• Establish a joint task force between Matawan, Aberdeen, and the school district to actively pursue grants at the county, state, and federal level.

  • Initiate a corporate sponsorship program of public parks and facilities similar to the Adopt-A-Highway program.
I believe these proposals could save the average Matawan household about $150 per year. Not much but better than nothing. >>> Read more!

Sunday, February 3, 2008

Not Your Daddy's American History

Special thanks to Kimberly Honnick, Assistant Superintendent of C & I, for providing me a copy of Glencoe's "The American Vision".

  • George Washington – Commonly hailed as the “Father of our Country”
  • John Adams – Author of our nation’s oldest constitution (Massachusetts) and defense attorney for the British soldiers of the Boston Massacre
  • Benjamin Franklin - the Renaissance man of his day, he was a writer, philosopher, inventor, businessman, statesman, and diplomat
  • James Madison – Credited as being the “Father of the Constitution”
  • Thomas Jefferson and John Adams – Both men died within hours of each other on the 50th anniversary of our nation’s declaration of independence
These are just a sampling of facts you’ll never learn from reading our high school’s American history textbook.

The Matawan Regional High School uses Glencoe’s “The American Vision”, probably the best of the four nationally recognized American high school textbooks. A victim of political correctness, the textbook is over 1100 pages long, weighs over 5 pounds, and has lost all sense of narrative.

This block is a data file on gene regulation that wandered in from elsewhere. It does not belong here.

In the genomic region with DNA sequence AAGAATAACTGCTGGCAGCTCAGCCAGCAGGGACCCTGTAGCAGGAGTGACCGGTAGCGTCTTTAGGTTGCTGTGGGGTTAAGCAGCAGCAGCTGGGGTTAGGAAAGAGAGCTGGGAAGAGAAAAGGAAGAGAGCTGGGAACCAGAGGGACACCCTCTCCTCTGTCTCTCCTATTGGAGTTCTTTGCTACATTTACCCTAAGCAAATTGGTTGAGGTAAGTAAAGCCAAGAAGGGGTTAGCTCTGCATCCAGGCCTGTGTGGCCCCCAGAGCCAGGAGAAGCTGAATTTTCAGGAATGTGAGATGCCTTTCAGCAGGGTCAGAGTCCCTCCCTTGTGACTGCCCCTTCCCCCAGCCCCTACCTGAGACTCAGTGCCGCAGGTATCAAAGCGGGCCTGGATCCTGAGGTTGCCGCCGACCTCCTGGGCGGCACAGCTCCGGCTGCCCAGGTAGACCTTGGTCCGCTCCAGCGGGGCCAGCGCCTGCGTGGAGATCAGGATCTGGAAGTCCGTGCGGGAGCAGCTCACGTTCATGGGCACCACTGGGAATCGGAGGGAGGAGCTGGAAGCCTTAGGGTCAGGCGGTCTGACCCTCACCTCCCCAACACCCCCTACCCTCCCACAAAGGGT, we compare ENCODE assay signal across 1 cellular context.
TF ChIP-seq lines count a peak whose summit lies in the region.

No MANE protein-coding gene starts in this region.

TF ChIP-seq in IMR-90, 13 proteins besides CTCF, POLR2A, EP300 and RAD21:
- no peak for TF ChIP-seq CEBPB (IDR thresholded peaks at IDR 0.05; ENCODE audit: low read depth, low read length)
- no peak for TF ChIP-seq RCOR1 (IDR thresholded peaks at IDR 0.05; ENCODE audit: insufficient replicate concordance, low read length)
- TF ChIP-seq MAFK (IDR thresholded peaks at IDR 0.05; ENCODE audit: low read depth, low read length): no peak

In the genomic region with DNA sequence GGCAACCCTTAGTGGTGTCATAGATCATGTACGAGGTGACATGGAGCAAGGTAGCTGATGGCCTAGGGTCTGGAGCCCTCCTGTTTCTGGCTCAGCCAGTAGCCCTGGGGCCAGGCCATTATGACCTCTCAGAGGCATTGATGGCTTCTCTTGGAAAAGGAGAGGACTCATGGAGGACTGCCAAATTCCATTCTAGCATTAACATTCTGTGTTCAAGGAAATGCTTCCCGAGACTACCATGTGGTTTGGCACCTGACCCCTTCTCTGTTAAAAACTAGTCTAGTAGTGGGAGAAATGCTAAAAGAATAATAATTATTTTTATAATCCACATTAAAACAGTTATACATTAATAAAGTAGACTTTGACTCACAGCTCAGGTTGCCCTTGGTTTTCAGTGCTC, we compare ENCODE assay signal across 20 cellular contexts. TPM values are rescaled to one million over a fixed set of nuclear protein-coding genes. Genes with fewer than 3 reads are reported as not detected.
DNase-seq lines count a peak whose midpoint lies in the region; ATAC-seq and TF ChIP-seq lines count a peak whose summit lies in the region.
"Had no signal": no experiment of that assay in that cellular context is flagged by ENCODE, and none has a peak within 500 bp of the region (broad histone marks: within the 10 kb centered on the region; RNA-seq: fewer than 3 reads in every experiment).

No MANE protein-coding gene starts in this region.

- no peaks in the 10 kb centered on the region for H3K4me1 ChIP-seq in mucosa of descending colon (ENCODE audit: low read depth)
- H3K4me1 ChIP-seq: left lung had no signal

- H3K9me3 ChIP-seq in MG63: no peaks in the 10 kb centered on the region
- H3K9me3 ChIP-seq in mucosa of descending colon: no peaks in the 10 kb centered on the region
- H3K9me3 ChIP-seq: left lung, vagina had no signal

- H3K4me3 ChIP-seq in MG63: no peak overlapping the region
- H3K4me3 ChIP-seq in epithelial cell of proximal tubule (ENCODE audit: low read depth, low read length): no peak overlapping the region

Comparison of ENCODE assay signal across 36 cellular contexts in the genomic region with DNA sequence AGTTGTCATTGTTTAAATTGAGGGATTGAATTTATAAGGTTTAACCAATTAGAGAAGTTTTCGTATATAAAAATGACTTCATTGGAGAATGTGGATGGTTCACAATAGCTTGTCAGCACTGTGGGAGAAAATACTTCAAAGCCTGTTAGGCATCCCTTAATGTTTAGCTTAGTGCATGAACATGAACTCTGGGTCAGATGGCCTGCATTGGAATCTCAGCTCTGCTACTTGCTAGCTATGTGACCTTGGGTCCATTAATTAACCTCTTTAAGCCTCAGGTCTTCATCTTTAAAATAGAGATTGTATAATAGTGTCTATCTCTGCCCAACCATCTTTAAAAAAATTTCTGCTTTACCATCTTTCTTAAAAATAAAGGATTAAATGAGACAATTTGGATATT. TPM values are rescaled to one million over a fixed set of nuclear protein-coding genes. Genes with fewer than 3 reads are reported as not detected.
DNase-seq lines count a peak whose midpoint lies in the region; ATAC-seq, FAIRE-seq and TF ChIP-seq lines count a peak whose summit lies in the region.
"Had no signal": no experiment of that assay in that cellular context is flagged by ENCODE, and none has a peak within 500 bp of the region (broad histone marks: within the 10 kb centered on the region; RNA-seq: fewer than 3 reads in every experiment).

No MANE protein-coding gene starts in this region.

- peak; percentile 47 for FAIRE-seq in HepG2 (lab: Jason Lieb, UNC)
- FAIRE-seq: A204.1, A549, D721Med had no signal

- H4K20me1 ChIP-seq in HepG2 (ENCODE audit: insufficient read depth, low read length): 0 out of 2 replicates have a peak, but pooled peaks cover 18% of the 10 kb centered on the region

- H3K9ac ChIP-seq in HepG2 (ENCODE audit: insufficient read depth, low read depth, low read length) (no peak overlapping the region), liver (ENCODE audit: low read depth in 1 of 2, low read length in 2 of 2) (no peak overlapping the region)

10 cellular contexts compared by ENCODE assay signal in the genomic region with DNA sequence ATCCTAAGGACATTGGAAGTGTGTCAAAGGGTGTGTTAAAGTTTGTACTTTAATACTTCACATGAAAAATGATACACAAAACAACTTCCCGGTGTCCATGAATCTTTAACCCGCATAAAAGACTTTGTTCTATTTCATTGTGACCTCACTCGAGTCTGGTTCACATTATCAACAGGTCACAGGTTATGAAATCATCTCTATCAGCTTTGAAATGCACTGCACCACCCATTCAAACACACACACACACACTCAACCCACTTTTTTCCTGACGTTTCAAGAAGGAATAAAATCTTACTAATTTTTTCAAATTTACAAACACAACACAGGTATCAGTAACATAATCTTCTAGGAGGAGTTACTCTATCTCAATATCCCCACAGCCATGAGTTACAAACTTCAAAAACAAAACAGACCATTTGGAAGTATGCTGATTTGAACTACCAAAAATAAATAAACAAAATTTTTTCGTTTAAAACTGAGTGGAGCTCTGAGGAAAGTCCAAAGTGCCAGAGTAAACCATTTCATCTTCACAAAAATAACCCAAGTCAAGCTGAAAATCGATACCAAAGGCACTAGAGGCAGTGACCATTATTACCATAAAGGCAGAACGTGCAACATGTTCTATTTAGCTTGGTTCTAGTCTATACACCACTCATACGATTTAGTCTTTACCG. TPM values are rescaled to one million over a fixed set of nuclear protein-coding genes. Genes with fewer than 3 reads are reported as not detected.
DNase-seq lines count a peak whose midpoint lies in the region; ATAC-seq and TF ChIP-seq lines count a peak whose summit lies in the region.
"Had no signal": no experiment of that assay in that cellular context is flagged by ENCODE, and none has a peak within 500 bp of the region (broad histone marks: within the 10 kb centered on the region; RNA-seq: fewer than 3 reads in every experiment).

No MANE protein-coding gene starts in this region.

America’s War for Independence, from 1776 – 1783, receives a scant 8 pages (5 if you discount the pictures and charts). A war of tremendous sacrifice and extraordinary heroism has been reduced to a simple timeline of events.

Consider the Battle of Trenton. Here’s my version:
After the British captured New York City (and accidentally burned it down), they headed for Philadelphia, home of the Continental Congress, but had to stop early for winter.

Washington’s army was inexperienced, untrained, poorly equipped, and of low morale from the recent defeats in New York. Plus, most of the soldiers’ enlistments were due to expire on Dec. 31st. Washington needed a victory or his army would disband.

He called for support from General Lee and General Gates but both men were scheming to take Washington’s position and withheld support (though Washington did ultimately receive reinforcements). Undeterred, Washington planned a dawn attack on a military outpost of Hessian mercenaries in Trenton. He chose the day after Christmas, hoping the enemy would still be recovering from a night of revelry.

The password for launching the offensive was “Victory or Death”. As immortalized in a painting by Emanuel Leutze, Washington crossed the Delaware River amid the raging waters, heavy ice floes, and pitch darkness. Washington then led his men for nine miles through a sleet storm that rendered many of their rifles inoperative; two of his men froze to death during the march.